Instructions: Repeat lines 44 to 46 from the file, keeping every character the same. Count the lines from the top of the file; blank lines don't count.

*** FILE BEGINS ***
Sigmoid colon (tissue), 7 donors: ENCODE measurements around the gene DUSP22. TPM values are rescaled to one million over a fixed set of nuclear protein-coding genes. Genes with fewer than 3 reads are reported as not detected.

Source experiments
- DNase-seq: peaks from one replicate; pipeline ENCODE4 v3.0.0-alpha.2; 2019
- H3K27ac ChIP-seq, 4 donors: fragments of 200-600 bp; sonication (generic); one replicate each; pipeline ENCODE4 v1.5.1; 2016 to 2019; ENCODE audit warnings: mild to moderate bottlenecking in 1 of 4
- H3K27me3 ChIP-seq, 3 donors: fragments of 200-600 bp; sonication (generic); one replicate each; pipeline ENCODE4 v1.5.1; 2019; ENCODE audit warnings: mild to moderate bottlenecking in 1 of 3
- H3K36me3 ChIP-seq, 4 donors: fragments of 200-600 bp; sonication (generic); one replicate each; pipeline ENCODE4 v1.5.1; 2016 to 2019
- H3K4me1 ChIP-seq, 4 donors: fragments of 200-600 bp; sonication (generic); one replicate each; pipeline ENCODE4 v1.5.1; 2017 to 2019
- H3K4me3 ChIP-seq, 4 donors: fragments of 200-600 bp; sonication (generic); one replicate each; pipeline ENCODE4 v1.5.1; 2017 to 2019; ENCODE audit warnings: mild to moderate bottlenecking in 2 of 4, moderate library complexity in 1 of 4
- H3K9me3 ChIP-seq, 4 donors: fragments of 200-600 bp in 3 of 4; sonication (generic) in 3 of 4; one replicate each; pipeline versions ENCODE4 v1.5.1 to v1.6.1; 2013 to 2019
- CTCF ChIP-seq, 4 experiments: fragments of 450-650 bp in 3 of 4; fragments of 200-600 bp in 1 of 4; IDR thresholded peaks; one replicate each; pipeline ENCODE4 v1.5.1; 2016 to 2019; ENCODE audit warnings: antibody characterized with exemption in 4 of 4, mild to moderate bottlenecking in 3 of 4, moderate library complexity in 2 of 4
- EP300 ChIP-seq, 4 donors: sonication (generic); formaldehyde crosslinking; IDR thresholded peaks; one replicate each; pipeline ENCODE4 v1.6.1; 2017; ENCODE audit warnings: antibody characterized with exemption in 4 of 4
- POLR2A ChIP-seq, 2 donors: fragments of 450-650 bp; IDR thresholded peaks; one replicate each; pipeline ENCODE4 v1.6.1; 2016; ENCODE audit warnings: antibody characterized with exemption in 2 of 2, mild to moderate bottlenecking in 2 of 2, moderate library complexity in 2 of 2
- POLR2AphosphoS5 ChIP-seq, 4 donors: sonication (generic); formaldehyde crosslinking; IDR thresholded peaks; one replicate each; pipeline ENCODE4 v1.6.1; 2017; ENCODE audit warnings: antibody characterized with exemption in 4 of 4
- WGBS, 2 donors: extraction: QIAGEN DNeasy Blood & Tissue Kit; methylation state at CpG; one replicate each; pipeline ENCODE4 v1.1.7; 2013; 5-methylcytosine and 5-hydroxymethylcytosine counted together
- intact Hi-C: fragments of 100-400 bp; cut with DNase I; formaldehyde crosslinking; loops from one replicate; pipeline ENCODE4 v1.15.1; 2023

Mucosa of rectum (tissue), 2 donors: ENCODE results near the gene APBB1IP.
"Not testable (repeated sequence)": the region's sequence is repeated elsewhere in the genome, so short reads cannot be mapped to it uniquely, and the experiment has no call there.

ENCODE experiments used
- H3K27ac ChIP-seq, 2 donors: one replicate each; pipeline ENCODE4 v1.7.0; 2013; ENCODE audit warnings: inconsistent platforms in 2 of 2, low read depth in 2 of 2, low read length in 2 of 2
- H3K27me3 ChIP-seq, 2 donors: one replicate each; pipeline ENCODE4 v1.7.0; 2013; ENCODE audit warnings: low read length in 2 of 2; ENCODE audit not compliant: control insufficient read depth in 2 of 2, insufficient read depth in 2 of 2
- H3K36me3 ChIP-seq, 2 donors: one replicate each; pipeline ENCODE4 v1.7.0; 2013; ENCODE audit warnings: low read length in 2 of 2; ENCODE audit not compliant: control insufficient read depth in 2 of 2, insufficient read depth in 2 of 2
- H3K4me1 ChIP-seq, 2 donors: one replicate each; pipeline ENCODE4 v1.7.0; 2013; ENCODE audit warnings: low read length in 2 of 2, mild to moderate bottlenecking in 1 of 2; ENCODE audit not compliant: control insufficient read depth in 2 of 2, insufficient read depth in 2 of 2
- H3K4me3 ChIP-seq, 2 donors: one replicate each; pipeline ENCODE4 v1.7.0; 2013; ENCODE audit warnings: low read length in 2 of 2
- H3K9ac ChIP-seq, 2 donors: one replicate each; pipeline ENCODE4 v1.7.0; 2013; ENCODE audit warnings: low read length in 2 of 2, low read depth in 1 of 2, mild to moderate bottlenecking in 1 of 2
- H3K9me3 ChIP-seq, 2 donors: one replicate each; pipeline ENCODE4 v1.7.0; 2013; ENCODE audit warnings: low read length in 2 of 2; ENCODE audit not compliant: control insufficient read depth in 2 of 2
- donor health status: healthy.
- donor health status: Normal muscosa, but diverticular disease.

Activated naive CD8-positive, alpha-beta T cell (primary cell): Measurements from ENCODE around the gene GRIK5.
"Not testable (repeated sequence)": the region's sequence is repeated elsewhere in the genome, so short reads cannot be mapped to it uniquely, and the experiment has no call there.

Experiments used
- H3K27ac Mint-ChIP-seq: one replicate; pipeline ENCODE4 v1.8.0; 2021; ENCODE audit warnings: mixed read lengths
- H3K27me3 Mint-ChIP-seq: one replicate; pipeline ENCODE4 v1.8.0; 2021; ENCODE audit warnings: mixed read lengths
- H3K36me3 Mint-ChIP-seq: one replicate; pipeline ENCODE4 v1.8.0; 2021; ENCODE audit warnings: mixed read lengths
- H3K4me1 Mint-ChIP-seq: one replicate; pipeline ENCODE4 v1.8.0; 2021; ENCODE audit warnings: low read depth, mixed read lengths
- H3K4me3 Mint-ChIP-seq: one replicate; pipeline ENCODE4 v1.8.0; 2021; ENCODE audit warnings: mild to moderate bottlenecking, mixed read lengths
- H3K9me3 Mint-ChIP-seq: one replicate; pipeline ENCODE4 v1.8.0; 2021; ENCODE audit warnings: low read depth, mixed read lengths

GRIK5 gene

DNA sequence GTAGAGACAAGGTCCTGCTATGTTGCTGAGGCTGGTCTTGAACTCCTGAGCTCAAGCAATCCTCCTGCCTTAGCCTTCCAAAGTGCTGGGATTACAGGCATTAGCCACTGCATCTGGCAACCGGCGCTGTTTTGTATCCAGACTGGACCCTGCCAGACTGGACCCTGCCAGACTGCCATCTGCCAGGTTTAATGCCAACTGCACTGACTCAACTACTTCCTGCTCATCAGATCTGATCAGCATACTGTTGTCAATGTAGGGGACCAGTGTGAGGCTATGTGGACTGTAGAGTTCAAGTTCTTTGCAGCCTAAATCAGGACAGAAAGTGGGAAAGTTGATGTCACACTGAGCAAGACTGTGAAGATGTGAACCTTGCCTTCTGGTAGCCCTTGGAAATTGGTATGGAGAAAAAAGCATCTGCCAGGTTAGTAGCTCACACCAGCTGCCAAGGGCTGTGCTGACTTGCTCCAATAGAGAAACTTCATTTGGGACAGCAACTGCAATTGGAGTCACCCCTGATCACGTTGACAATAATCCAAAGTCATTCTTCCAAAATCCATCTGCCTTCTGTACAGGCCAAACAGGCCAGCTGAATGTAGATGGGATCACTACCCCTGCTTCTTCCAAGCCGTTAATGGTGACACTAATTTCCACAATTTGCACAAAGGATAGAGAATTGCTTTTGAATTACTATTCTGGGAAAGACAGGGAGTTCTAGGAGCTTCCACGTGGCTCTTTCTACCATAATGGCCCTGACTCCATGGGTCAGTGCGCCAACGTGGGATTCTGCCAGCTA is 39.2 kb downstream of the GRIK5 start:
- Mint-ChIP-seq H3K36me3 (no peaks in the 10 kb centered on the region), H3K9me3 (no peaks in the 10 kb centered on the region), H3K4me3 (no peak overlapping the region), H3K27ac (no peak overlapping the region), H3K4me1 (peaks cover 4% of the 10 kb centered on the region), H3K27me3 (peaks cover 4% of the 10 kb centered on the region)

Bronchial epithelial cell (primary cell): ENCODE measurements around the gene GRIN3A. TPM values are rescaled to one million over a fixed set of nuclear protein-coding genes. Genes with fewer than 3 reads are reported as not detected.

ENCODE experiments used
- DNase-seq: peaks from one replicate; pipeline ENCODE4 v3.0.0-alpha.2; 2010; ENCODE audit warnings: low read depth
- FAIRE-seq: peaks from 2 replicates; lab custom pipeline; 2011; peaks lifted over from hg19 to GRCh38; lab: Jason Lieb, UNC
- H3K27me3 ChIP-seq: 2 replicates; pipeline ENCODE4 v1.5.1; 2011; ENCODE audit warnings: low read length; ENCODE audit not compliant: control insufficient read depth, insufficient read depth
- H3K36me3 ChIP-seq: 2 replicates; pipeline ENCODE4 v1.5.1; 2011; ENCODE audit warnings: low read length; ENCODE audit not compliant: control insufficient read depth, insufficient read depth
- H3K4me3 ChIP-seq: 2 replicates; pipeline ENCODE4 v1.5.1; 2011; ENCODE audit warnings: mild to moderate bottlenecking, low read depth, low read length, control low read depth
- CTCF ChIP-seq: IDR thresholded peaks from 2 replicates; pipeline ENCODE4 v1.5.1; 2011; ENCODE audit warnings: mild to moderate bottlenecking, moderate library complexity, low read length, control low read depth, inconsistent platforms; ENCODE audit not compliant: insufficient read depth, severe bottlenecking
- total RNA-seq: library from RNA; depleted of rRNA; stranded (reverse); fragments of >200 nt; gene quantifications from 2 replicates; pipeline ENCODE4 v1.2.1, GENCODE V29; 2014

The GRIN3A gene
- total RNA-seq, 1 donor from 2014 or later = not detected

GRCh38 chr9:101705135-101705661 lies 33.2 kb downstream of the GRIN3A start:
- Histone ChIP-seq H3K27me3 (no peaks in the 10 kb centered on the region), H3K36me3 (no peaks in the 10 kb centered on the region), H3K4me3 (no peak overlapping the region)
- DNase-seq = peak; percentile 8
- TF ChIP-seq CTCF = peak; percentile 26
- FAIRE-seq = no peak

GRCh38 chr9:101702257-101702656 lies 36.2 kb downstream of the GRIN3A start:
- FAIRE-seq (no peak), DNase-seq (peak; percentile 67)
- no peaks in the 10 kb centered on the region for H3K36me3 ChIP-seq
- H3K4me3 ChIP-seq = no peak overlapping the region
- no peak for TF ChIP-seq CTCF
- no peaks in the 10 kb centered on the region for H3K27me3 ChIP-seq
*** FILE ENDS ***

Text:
- H3K27me3 ChIP-seq: 2 replicates; pipeline ENCODE4 v1.5.1; 2011; ENCODE audit warnings: low read length; ENCODE audit not compliant: control insufficient read depth, insufficient read depth
- H3K36me3 ChIP-seq: 2 replicates; pipeline ENCODE4 v1.5.1; 2011; ENCODE audit warnings: low read length; ENCODE audit not compliant: control insufficient read depth, insufficient read depth
- H3K4me3 ChIP-seq: 2 replicates; pipeline ENCODE4 v1.5.1; 2011; ENCODE audit warnings: mild to moderate bottlenecking, low read depth, low read length, control low read depth